Of course, we did end up staying here in Arizona, and we’ve made our home not too terribly far from where that photo was taken. Our windows look out over the foothills that made up my childhood home and my kids are stomping the same grounds I did all those years — something I never thought I’d have the privilege of seeing.

Getting a GlimpseAnd I’m so grateful. I’m grateful that I had the impulse to share that image on social media, not so much because you would see it, but because I could look back and see it.

I see now that God was giving me a glimpse of what was to come. Just like He planted a love for Ireland and her people, then Vienna and her people, He planted a love for this place that He knew I would need on the dark days when I couldn’t see the forest for the cacti.

Because when reality hits and the dishes pile up and the 9-5 grinds us down and we look around this place and wonder what in the world have we done?….I can see.

I can see that this is the right place, this is the right time and whatever hardships or difficulties or annoyances we are enduring right now don’t negate that we were placed here in this house, this neighborhood, this school for such a time as this.

We have something this place needs. And that photo, that glimpse, reminds me that this place, these people, have something we need.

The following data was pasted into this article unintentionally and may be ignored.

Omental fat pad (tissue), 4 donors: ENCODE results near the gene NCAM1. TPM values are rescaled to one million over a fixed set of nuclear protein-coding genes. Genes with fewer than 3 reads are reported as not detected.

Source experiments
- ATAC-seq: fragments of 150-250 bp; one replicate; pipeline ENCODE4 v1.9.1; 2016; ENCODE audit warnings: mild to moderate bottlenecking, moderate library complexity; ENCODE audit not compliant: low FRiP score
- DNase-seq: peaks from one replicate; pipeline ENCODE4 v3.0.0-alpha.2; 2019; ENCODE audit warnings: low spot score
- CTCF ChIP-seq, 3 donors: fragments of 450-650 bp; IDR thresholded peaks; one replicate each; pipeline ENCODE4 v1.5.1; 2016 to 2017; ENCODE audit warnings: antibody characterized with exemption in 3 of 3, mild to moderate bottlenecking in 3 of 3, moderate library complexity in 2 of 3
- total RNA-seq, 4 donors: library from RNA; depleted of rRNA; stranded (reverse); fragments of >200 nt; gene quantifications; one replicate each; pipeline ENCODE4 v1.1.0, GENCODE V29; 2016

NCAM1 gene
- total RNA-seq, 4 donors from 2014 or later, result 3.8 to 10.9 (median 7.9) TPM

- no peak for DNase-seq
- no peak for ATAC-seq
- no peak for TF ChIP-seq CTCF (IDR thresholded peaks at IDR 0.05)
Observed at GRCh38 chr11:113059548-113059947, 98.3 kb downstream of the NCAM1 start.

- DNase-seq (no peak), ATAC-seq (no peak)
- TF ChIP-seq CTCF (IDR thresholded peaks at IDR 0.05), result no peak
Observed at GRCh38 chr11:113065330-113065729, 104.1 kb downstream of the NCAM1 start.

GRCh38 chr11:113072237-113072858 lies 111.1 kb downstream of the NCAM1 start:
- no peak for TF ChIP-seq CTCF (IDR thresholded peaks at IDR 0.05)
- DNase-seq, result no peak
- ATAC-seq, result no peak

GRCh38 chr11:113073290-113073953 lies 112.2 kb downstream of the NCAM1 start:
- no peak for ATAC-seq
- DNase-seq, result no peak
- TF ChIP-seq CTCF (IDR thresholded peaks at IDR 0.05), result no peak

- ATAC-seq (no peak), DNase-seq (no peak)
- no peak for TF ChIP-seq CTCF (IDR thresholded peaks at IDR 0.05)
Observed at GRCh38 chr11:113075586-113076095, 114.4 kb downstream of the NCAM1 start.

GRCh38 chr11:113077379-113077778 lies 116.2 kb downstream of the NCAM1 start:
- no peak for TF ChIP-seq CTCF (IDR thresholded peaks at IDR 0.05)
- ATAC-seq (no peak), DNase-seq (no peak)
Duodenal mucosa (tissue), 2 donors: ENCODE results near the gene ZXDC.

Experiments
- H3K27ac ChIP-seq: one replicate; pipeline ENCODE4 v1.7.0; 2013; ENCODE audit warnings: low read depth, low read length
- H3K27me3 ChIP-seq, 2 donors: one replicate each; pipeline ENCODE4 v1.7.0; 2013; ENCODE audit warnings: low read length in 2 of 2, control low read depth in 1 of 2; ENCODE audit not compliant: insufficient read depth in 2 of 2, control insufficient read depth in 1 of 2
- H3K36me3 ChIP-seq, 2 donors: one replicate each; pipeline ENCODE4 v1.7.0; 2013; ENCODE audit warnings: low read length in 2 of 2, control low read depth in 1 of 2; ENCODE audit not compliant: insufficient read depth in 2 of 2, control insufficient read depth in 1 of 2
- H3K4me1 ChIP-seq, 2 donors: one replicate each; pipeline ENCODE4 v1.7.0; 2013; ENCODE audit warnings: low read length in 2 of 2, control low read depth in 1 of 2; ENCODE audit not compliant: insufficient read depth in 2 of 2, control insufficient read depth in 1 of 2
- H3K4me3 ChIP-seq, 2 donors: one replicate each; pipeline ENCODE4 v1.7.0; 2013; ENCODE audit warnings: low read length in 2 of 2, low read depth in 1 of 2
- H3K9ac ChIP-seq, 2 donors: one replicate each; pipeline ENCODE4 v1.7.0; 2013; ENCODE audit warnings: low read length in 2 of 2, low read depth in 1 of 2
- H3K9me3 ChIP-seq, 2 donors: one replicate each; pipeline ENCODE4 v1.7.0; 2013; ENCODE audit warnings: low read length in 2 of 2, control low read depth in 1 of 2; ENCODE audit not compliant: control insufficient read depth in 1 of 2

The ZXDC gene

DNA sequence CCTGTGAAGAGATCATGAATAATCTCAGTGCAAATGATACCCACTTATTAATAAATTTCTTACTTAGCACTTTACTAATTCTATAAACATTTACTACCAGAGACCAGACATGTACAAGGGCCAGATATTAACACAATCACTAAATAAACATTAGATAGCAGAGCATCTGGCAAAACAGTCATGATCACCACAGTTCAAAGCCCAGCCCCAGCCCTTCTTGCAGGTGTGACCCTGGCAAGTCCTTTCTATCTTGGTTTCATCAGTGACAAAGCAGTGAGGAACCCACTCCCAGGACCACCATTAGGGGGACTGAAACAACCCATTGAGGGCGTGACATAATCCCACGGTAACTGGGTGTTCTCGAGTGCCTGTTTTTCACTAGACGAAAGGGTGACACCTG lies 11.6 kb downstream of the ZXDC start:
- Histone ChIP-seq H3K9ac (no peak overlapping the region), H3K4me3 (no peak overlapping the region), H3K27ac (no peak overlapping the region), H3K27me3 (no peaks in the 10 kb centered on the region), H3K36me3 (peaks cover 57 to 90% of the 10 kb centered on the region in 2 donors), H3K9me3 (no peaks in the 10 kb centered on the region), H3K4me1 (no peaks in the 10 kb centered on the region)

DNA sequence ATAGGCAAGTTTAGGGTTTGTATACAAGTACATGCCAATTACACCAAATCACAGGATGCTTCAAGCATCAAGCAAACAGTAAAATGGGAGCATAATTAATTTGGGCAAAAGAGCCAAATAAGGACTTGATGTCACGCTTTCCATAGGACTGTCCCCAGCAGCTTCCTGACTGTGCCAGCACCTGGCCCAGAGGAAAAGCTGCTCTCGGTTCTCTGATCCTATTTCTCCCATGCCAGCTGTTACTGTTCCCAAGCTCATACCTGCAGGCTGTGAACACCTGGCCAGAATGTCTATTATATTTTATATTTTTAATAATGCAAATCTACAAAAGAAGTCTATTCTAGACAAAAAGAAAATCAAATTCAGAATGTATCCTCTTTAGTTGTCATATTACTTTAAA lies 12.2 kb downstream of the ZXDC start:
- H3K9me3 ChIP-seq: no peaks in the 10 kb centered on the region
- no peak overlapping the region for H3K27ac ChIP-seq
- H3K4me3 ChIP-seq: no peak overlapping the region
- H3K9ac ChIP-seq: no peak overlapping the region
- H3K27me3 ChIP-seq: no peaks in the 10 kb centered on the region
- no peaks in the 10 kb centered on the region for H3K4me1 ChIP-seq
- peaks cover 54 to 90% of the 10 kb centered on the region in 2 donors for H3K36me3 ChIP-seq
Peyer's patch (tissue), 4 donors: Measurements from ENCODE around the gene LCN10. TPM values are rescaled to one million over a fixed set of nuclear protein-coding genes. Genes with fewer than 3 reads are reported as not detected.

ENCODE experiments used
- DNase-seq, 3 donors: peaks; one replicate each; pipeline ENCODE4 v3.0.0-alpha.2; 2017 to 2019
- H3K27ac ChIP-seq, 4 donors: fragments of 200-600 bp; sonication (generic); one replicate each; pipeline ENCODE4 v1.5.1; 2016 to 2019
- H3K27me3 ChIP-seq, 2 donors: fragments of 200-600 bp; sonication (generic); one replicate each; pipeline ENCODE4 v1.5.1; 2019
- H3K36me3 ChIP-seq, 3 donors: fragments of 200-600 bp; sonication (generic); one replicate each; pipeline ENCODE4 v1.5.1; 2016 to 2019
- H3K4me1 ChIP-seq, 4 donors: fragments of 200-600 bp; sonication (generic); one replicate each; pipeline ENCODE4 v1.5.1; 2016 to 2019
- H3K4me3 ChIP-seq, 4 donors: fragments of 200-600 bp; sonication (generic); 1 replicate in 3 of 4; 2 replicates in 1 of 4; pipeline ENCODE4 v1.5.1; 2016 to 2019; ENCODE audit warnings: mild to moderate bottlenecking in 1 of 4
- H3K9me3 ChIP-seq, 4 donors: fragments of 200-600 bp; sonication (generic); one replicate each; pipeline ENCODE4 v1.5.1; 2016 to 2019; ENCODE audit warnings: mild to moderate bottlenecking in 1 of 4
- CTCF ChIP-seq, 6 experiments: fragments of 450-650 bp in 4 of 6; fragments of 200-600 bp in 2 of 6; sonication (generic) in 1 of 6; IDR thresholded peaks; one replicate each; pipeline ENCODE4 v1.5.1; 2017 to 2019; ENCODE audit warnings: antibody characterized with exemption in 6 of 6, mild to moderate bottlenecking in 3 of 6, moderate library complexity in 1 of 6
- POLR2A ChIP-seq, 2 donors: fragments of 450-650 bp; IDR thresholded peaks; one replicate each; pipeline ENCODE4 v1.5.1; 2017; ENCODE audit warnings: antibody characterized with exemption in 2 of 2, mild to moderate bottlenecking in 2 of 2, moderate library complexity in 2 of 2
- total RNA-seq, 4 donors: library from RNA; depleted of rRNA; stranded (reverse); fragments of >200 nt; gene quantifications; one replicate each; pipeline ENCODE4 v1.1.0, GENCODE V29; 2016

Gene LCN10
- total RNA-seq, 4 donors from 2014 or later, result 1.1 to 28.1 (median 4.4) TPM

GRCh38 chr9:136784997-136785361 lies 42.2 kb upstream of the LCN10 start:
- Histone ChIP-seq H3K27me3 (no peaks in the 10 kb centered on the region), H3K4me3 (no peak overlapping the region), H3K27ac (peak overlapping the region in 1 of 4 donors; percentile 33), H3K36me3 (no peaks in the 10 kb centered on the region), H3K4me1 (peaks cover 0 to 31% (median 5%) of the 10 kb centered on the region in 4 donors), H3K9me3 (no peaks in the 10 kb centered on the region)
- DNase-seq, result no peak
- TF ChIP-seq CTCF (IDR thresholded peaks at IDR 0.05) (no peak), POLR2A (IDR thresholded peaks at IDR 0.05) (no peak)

And so if you’re in a hard place today, I want to encourage you to go back. Look back to the place, or that time, or that note in your journal or that seemingly random photo on a website and remember.

And pay attention. That longing you can’t put your finger on? That flutter in your belly like a smile from your crush and you can’t figure out why because you’re just doing the same thing you’ve always done? Maybe you’re getting a glimpse. Maybe you’re being given the gift of seeing a tiny piece of the puzzle that is preparing you for what you can’t yet imagine. Tuck that away, dear friend. Don’t let yourself forget, but the time will come when you’ll need that glimpse like an anchor in a storm to remind you that you are where, you are who, you are what you are supposed to be.

When You’re Not Who You Thought You Were


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I slowly sipped the steaming coffee, letting it soothe me with it’s warmth.

As I cupped the mug in my hands, my eyes lingered on the faded Scottish flag painted upon it. We had bought it while in Scotland on a work trip back years ago. Back then there was no mistaking the stark white X slicing through the vibrant blue background. Today? You have to know what it used to be to recognize it.